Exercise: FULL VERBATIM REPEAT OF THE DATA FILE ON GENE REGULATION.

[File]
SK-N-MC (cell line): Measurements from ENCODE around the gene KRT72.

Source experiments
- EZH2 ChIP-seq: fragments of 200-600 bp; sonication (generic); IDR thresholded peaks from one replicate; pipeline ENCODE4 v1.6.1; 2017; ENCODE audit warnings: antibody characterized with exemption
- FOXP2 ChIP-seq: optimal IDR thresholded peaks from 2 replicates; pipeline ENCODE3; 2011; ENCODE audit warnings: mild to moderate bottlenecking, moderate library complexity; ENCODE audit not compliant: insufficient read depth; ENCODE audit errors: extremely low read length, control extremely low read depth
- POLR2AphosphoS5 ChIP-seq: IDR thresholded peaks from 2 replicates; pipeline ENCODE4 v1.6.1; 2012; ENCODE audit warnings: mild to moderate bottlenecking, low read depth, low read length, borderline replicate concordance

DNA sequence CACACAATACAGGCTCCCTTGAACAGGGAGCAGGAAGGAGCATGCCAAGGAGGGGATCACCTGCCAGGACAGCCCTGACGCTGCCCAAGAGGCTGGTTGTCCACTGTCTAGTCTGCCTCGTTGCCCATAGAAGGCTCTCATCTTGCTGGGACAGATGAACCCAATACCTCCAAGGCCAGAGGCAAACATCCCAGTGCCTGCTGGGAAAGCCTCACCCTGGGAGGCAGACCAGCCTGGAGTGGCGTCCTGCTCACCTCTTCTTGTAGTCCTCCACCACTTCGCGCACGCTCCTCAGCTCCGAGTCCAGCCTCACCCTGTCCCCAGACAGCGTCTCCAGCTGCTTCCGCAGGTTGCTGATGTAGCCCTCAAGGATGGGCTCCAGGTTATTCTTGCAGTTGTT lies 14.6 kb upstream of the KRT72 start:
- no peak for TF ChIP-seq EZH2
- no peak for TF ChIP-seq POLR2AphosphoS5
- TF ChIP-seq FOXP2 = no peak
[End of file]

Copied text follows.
SK-N-MC (cell line): Measurements from ENCODE around the gene KRT72.

Source experiments
- EZH2 ChIP-seq: fragments of 200-600 bp; sonication (generic); IDR thresholded peaks from one replicate; pipeline ENCODE4 v1.6.1; 2017; ENCODE audit warnings: antibody characterized with exemption
- FOXP2 ChIP-seq: optimal IDR thresholded peaks from 2 replicates; pipeline ENCODE3; 2011; ENCODE audit warnings: mild to moderate bottlenecking, moderate library complexity; ENCODE audit not compliant: insufficient read depth; ENCODE audit errors: extremely low read length, control extremely low read depth
- POLR2AphosphoS5 ChIP-seq: IDR thresholded peaks from 2 replicates; pipeline ENCODE4 v1.6.1; 2012; ENCODE audit warnings: mild to moderate bottlenecking, low read depth, low read length, borderline replicate concordance

DNA sequence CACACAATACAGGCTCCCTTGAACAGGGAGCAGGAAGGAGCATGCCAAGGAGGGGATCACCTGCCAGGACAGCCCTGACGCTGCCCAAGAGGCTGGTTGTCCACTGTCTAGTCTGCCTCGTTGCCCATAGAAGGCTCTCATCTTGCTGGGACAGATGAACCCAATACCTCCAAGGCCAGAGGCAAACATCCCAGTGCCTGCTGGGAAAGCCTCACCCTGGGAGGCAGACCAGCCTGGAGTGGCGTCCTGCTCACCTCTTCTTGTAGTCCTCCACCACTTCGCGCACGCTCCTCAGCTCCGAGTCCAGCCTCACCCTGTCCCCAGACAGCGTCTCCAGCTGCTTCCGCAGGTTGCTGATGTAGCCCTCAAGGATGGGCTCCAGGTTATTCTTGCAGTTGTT lies 14.6 kb upstream of the KRT72 start:
- no peak for TF ChIP-seq EZH2
- no peak for TF ChIP-seq POLR2AphosphoS5
- TF ChIP-seq FOXP2 = no peak